So I was making my sweep though the law blogs today when I ran across an item at GreedyTrial Attorney. Which lead me to this link, where Mr. Lamb talks about the latest in the Bush Administration's attempt at "tort reform". According to the source article, from the Wall Street Journal, the Bush Administration appointees at the FDA are contemplating releasing a new drug labelling regulation to enhance the current regulations. While everyone seems to agree that this new regulation is needed, what the appointees have apparently added into the regulation is some pre-emption language.
What are they pre-empting? According to the article by Anna Wilde Matthews, the new rule would, "declare that federally approved medication labels pre-empt state law, a move that could strengthen pharmaceutical makers' defenses against lawsuits claiming injury by the companies' products."
Essentially it would say that there is only one standard, the Federal one, and that state legislatures cannot enact laws which would extend additional rights to the Federally imposed minimums. Appparently the poor drug companies are just suffering too much from having to make their drugs safer. The industry's argument is essentially that with 50 states, plus the District of Columbia, able to establish a patchwork system of additional regulations on the drug companies. This is bad, apparently, because it second guesses the FDA.
And it also helps to protect the ailing the drug industry. Or is it an ailing industry, beset by lawsuits which the Bush administration and their appointees at the FDA have to protect? A quick glance at the Merck information shows that the gross profit over the last four quarters has remained between 4.0 and 4.3 billion dollars (there was a bad Q1 in 2005). Now I am not an economist, but to my layman's eye, it certainly looks like they are making a profit. Furthermore, Merck, which is going through a series of law suits (as of my last check, going 1 for 2 in verdicts) has seen an increase in non-operating expenses. However, in that same quarter (the end of last year) it also saw an upswing in its sales.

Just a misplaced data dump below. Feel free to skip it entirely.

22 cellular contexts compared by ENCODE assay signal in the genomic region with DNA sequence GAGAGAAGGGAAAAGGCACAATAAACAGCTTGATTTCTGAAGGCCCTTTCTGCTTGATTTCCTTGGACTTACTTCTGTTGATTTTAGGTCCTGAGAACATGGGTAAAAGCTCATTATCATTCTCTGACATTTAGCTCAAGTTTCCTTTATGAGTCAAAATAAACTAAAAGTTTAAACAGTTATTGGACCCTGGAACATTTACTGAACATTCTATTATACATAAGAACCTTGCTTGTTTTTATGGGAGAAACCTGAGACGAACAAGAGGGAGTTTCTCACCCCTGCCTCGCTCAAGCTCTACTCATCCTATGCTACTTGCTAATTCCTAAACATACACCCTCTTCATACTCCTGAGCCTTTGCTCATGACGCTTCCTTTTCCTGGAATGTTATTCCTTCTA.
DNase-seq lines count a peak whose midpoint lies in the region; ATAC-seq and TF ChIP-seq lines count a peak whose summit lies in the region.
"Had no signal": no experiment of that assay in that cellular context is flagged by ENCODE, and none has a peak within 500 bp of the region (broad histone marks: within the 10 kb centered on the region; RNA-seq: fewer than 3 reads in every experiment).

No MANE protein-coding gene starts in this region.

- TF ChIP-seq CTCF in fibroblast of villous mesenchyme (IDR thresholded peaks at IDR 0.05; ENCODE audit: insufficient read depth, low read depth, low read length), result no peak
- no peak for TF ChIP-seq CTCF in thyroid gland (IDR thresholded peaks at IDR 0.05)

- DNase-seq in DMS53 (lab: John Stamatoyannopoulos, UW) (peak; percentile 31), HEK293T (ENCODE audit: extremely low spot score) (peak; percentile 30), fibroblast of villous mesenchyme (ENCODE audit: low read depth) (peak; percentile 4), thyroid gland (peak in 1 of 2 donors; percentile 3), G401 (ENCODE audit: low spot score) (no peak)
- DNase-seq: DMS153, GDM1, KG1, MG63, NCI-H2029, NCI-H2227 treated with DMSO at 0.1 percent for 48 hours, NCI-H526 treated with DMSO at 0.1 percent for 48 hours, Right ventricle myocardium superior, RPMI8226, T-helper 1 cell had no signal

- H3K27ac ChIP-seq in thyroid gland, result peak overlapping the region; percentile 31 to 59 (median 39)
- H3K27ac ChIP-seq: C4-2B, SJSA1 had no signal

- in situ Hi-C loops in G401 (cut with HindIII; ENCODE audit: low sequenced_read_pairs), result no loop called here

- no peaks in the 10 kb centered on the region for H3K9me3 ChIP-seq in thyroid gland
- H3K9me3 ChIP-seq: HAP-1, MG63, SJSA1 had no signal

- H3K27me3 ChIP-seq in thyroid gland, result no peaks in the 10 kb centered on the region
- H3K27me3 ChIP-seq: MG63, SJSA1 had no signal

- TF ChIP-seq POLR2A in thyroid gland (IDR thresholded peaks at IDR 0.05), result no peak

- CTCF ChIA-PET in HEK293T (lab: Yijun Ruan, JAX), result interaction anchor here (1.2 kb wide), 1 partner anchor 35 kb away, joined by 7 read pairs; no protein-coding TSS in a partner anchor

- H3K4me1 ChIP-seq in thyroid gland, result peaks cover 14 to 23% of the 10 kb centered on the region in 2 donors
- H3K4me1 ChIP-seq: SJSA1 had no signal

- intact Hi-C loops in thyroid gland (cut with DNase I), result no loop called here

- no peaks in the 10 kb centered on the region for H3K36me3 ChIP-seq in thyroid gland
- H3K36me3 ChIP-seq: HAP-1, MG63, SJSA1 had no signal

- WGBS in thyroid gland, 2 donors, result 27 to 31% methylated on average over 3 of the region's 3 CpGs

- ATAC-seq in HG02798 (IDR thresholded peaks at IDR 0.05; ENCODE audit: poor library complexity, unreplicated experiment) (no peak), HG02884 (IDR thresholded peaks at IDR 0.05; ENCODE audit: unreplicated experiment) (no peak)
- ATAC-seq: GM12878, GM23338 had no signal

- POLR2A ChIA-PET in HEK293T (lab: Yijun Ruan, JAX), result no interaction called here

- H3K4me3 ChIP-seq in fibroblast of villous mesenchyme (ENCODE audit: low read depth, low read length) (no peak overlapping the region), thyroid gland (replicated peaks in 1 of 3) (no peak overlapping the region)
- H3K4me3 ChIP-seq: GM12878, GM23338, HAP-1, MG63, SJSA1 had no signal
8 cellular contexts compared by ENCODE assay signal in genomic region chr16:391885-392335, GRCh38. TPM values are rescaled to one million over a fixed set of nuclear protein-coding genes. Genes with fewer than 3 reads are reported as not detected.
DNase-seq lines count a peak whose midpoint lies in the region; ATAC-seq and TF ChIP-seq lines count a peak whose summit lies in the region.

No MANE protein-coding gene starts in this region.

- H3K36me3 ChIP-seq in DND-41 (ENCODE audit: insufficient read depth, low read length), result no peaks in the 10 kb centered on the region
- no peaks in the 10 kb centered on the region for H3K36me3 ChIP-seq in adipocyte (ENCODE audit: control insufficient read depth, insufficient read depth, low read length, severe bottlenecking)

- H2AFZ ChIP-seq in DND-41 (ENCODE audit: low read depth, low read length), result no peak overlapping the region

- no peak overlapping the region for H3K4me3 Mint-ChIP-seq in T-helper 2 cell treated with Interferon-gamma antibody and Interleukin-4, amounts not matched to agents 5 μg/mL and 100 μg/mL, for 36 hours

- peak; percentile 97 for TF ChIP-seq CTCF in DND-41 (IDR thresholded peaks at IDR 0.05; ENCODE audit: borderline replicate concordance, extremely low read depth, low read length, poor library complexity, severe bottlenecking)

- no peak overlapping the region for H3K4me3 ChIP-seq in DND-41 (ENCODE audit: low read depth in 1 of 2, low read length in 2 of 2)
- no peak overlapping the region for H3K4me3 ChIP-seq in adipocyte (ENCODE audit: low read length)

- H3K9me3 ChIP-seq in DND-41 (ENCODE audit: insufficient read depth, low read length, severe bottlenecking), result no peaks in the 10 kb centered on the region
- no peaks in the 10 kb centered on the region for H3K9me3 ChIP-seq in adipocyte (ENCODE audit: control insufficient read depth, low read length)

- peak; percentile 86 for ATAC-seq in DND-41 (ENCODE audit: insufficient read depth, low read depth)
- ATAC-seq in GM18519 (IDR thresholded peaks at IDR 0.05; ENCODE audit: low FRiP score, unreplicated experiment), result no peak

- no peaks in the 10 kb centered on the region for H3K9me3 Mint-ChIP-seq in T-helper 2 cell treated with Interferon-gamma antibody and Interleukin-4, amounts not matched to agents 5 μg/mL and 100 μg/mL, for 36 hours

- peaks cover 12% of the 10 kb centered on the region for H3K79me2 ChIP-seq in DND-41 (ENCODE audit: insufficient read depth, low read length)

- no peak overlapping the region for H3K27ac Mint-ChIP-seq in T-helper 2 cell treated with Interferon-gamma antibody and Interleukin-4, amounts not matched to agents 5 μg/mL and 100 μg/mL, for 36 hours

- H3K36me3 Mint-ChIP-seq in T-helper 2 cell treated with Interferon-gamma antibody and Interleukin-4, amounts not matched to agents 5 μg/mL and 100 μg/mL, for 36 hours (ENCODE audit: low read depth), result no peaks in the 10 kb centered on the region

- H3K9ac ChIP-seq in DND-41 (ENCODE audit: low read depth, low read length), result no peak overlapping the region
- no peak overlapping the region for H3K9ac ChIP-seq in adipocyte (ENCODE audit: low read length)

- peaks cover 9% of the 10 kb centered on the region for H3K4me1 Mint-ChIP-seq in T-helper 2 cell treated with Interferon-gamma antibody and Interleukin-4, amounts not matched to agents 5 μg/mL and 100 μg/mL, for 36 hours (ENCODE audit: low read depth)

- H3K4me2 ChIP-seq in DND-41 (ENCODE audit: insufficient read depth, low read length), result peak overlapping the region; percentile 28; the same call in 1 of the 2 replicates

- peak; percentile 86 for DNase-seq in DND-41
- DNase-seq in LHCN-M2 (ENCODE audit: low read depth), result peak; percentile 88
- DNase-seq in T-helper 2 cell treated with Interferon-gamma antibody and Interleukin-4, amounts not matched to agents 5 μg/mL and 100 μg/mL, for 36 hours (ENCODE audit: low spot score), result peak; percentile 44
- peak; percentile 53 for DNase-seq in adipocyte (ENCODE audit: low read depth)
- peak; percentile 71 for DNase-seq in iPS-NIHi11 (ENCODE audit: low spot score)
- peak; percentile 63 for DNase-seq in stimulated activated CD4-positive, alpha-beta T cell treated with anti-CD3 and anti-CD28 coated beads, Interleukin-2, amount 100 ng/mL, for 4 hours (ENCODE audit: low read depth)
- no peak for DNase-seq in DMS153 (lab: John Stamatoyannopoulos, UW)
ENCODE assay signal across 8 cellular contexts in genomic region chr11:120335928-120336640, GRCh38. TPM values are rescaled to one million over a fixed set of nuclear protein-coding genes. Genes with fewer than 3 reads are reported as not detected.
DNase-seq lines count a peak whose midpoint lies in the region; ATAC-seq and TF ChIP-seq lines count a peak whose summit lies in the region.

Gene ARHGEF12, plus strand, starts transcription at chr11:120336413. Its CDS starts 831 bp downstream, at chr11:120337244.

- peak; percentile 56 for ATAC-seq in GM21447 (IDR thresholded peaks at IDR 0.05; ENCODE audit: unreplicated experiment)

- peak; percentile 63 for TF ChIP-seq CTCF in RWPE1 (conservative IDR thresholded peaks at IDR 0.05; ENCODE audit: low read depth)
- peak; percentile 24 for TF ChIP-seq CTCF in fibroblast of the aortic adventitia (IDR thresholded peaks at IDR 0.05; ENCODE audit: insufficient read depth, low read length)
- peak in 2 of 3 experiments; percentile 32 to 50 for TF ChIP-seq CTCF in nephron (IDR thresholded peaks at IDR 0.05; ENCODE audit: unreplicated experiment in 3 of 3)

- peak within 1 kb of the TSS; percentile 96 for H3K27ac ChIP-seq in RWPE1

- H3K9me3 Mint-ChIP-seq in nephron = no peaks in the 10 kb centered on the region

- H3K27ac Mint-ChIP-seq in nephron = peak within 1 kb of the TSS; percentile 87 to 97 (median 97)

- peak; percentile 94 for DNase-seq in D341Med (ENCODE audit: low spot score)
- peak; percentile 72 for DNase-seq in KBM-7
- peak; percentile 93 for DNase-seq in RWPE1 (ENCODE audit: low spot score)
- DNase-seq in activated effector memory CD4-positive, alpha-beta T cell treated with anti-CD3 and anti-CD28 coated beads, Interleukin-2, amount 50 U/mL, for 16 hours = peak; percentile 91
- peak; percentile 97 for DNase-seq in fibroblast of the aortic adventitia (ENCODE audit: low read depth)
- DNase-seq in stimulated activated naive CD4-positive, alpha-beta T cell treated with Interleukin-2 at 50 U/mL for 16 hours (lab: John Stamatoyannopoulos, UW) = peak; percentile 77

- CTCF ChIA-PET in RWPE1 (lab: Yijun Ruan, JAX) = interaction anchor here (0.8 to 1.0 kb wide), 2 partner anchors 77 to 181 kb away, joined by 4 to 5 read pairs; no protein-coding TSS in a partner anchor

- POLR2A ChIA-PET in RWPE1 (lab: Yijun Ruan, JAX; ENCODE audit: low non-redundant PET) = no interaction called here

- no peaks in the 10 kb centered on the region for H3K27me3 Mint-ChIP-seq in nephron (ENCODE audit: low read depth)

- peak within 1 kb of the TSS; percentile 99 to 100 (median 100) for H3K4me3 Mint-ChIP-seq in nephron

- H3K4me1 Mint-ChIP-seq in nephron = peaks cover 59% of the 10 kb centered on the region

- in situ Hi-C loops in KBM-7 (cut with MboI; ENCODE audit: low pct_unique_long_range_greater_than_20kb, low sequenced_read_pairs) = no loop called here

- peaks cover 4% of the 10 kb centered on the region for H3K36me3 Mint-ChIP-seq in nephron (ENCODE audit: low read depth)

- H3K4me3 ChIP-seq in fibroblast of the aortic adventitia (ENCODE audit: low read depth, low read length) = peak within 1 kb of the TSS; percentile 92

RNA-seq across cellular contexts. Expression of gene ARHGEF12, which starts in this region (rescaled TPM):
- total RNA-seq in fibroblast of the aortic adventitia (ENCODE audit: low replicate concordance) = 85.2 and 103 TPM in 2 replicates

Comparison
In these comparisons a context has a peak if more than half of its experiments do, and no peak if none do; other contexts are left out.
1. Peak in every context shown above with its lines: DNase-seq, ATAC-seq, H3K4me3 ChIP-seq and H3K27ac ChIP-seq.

It is true that this past year, the big pharmaceuticals have seen a rather large loss of profits. However, as the Fortune article, available here on the CNN website, point.s out, this is largely due to the expiration of patents allowing generic drug manufacturers to get into the market.( So probably what they will want to do next is extend the patent expiration date, again.) Not only that, but in the past year, the drug industry, meaning the patent holding, research and development companies, released 56 new drugs between 2000 and 2005. These drugs, referred to as blockbusters earned them over a billion dollars, each, for their manufacturers in the past year. And there are more on the way, which should, implies the article, more than make up for the patents which have expired in the past year.
So it appears that in the name of "tort reform", the neo-conservative administration is protecting those most in need of it. The rich, seemingly very profitable drug companies.
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